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Career Opportunities in the Automotive Industry
Open Up to Women

Courtney CaldwellNot so long ago, a woman's place in the automotive industry was behind a desk, typing letters, answering phones, and serving coffee. The mere thought of a woman being all that she could be was not even a thought.

Those were the days when you could still open the hood of a car and see the ground through the then-not-so-complicated engine. But times have changed, so have engines, so have women.

And, so has the auto industry, one of the largest industries in the world. Today, peek inside any major automaker window and you'll find not only women executives but women designers, engineers, and technicians. No longer the token female, many women are gravitating toward careers in the auto industry, and guess what? The industry wants you!

This month's cover story is one that defies and dispels all the theories, myths, and stereotypes of what and who women candidates are for this exciting and dynamic industry. Maureen Kempston Darkes is a perfect example of one of those outstanding success stories that puts to death the notion that many people have about the "glass ceiling," "no opportunities for women," or one of my personal favorites, "a woman's place."

Kempston Darkes started out as a receptionist at a Ford dealership while attending the University of Toronto. She went on to join GM's legal staff in 1975. Twenty years later, she has earned her way to CEO, breaking down barriers and opening new windows of opportunity for every woman.

Elsewhere in this issue are comments on Bobbi Gaunt, the newly appointed CEO and president of Ford Motor Company in Canada. She, too, has spent years climbing the corporate ladder of success, proving her capable worth through silent power and never giving in to the nevers, can'ts and not alloweds. Gaunt's success story will be detailed in an upcoming issue. Stay tuned.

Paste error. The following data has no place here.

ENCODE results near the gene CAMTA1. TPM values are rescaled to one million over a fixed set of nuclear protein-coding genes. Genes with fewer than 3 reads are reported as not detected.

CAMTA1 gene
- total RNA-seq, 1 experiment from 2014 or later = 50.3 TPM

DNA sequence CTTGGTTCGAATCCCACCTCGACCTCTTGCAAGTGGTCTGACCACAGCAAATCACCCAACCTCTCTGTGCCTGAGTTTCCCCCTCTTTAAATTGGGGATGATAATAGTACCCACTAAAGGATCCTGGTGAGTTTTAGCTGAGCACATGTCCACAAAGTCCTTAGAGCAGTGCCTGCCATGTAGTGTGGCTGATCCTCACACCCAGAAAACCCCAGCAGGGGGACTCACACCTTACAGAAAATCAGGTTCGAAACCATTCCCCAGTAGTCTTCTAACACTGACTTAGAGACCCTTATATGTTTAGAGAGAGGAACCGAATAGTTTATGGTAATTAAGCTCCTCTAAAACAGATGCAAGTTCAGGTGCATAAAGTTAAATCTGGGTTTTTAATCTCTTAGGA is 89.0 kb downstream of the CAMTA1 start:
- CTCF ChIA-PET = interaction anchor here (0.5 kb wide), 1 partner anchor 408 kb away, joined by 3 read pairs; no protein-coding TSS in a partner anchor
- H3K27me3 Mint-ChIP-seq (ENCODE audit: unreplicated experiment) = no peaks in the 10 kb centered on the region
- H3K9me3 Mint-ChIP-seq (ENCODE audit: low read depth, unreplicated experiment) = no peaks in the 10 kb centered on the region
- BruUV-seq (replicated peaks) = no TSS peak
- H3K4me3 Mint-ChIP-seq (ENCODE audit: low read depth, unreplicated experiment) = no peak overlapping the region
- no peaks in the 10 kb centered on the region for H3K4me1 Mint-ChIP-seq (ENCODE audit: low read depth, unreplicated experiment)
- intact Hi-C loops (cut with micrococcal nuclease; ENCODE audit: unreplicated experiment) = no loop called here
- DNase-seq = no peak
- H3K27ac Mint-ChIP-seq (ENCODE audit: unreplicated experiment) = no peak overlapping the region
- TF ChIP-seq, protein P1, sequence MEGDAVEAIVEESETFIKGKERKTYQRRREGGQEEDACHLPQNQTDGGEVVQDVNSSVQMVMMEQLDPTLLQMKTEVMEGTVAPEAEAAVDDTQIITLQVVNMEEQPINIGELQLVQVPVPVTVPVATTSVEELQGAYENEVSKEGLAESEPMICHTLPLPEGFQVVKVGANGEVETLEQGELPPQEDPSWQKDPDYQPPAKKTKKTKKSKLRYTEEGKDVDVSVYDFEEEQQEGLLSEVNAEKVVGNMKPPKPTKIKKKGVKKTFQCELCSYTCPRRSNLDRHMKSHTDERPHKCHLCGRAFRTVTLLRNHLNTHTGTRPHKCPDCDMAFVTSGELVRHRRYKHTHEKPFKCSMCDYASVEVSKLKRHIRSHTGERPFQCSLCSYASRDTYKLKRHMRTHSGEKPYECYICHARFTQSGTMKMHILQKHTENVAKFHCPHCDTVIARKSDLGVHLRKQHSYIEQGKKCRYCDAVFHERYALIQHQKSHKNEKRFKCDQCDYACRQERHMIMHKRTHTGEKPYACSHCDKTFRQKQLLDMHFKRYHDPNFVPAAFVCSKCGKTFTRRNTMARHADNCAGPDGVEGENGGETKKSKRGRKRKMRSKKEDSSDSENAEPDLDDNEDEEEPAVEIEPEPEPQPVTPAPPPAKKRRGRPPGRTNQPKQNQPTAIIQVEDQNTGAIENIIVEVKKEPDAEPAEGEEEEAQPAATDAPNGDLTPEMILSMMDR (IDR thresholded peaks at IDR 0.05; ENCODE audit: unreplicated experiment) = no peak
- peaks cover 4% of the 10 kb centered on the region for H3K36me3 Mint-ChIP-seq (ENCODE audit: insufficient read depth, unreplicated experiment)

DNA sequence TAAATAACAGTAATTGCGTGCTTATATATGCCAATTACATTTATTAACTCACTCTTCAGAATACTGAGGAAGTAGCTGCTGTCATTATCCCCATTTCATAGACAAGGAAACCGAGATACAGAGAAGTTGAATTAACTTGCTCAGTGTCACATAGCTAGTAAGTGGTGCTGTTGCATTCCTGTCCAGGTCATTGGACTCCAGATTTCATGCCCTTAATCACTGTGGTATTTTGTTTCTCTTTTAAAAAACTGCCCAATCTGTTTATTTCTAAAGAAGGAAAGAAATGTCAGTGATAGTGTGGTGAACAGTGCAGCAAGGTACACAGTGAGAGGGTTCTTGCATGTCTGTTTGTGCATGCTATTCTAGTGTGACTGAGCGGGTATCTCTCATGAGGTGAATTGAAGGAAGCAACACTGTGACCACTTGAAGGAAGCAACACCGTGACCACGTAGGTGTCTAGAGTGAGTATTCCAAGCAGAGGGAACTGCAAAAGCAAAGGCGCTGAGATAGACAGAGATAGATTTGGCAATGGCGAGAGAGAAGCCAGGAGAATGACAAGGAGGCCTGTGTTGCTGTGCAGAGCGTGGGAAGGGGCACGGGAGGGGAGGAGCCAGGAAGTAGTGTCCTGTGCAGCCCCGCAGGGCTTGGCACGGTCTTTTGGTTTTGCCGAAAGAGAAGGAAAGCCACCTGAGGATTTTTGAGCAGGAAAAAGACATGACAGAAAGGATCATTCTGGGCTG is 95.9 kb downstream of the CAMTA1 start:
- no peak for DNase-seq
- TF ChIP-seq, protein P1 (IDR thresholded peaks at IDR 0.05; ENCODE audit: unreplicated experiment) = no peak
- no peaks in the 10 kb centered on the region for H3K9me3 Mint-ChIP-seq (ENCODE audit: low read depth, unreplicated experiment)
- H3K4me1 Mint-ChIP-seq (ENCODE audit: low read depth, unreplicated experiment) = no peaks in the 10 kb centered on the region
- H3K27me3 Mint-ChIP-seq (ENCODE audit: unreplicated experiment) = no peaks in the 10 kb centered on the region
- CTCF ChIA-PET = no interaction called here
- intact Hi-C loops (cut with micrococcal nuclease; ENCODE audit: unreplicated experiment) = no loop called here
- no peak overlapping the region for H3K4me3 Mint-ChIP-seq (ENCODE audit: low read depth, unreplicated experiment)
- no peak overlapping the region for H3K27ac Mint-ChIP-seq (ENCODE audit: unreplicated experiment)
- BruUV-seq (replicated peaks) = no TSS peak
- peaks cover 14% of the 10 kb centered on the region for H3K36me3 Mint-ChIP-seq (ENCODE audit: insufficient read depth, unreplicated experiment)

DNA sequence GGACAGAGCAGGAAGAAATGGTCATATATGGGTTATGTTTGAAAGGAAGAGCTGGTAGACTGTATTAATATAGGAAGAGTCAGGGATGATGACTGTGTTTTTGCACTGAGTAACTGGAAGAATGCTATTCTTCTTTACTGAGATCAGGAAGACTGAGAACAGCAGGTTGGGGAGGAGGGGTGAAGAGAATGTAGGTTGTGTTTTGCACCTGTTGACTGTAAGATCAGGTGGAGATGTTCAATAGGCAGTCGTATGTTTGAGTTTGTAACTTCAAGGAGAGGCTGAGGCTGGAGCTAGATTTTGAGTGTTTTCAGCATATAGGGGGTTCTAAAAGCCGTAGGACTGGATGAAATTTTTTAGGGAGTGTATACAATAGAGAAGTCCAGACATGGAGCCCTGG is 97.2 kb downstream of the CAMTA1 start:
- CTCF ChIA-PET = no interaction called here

Corvette unleashed its fifth generation on the public this year with an all-new shape and style. It is by far the most ergonomically friendly Corvette ever made. Why? In part because its new looks, thoughtful design, and user-friendly details were the result of including 10 women designers and engineers on the team, giving the American icon a much-needed face lift.

The point being that automakers, the once infamous macho-male-dominated ole-boys-club industry, have seen the light and not through the spaces of an uncomplicated engine. Industry echelon have come to recognize the importance and value of having a balanced perspective on the design of today's new vehicles and how they are marketed to consumers. And, since women comprise more than 50 percent of those consumers, automakers now comprehend the significance of reaching them. $80 billion* worth of significance.

The only way to reach that audience is to level the playing field by adding women, as well as minorities, to the fields of design, engineering, technology, marketing, sales, and yes, mechanics. Automakers are doing it and, in fact, have stepped-up the action.

In case you haven't heard, there's a crisis-level shortage of technicians in the auto industry. About 60,000 worth. By the year 2005, the Bureau of Labor Statistics estimates that about 168,000 automotive repair jobs alone will be created for some talented people. Why? Because cars now use computers and complex diagnostic systems to make them run longer, more efficiently, and environmentally cleaner. The more complicated they get, the more skills they'll require to design, evaluate, and repair.

The grease monkey named Tony, who fixed everybody's car with a wrench and a rag in the neighborhood gas station while his drop-out buddies hung around drinking beer from brown paper bags, pitching pennies and smoking cigarettes, is history. Brains are in. Brawn is out.

Today, when you walk into a dealership for service, your mechanic may very well appear in a white lab coat with a nametag that reads Diana Justen, a degreed technician specialist who hooks up a menagerie of plugs and wires to your complex engine and diagnoses it through a computer as if it were a human.

Opportunities in the auto industry are not only abundant, they also pay well, with starting salaries from $30,000 to $100,000 a year, depending on your education, training, experience, and skill level. So to students and parents we say, rethink your dreams and be sure to guide your talents into what you really want to be, not what you think you should be.

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